Satire: Rats outside Cassell and McDowell halls finally brings a sense of community to AU

Explosion in rat population labeled as “welcome sight” by administration

Satire: Rats outside Cassell and McDowell halls finally brings a sense of community to AU

The following piece is satire and should not be misconstrued for actual reporting. Any resemblance to a student, staff or faculty member is coincidental.

The sounds of scampering feet echoed throughout the empty, dead-end alleyway that leads to the McDowell-Cassell construction site. It was midnight on Nov. 3, the day the clocks went back for daylight saving time. During the extra hour of darkness, the nightly plague of AU’s tens of thousands of rats ravaged through the alcoholic seltzer-filled trash cans.    

“They’re here again,” sophomore Zeke Newton said, shivering in his Fur Vault coat as he watched a rat choke on plastic clearly misplaced in the trash can. “This is prime hunting time for them.”

In this explosion of mass vermin, some students looked back to a time when there were fewer rats and other disease-ridden animals on campus. 

“It used to only be in the dorms,” junior Freddy Nietzsche said. “I can remember hearing the squeaking through the thin walls of my room in Letts. Wait, actually, that might not have been a rat.” 

Between the heroic dashes into the University’s sewer system and confrontations with rabbits, the rats have provided much intrigue for students in the area. 

“It’s absolutely fascinating,” says junior Roberta Jenkins, a “Wonk Rat” watcher and Rodentology major. “I just love the way they disappear into the shrubbery around here. You never know where they’re gonna pop up once they’re gone!”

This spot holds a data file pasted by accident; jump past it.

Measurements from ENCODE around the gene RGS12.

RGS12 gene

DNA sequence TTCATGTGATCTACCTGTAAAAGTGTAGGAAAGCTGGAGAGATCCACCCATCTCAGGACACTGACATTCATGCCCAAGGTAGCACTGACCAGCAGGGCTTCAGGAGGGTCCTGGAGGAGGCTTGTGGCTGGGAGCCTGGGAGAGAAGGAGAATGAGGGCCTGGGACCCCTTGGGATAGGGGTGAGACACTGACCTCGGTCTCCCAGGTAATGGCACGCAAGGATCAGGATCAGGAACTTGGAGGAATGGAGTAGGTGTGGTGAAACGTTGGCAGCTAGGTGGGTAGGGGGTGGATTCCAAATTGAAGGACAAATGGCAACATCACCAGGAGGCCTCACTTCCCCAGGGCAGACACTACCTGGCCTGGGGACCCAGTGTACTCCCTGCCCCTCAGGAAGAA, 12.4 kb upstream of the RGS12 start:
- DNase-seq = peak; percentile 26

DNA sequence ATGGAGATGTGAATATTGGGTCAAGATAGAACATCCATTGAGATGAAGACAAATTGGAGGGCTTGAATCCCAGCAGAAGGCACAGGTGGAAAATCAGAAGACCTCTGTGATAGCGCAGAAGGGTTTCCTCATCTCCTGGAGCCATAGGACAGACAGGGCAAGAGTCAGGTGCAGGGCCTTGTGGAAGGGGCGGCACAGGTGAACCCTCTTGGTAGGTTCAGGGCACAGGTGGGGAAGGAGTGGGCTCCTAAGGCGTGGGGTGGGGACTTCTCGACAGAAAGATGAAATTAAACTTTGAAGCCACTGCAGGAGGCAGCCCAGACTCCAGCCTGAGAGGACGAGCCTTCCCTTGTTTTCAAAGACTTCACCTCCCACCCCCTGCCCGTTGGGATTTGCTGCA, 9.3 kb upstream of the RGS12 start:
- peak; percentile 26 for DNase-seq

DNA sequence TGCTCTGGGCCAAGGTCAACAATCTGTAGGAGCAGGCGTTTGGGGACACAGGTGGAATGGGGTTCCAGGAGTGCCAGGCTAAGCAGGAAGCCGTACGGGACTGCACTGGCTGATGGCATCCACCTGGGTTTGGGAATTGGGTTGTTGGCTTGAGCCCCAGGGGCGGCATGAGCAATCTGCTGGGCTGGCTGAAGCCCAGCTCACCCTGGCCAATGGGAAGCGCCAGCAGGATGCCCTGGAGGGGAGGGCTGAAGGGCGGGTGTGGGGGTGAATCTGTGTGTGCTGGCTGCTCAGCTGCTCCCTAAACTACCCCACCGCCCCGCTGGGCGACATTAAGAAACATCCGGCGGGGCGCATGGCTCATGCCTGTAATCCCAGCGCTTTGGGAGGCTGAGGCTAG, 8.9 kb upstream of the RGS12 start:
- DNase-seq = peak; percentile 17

The rat population is so large that some may be beginning to think that famous rodent celebrities have now joined campus life.

“I’m telling you, I saw Stuart Little driving away from a construction worker the other day,” senior Indigo Maroon said. “I’m not kidding. There was a camera crew and everything.” 

While some students have been shocked and haunted by the thought of rats, most have grown used to the sight of them.

“I don’t even get startled anymore when I see one zip across the sidewalk,” sophomore Uma Sheffield said. “There’s like 20 generations of rats now, so this place would practically become a cultural heritage site if we got rid of them.” 

Others have questioned the administration’s decision to let the rats run freely.

“They’re living rent-free while I’m paying thousands,” says freshman Jeffrey Kox. “It’s not the problem of how gross the thought of that is; it’s an issue of ethics. Where is my free room and board?”

The administration responded to the electrifying rat population in its monthly newsletter. 

“We need a heightened sense of community,” President Sylvia Burwell wrote. “With no frat parties or tailgates to get black-out drunk at, this new community of rats will remind students that getting C’s isn’t the only thing they should be worried about.”

The newly welcomed neighbors are accordingly transitioning to life as Eagles, and surely soon, the thought of rats will be met not with snickers, but with the resounding squeals of “Rattus Rattus.”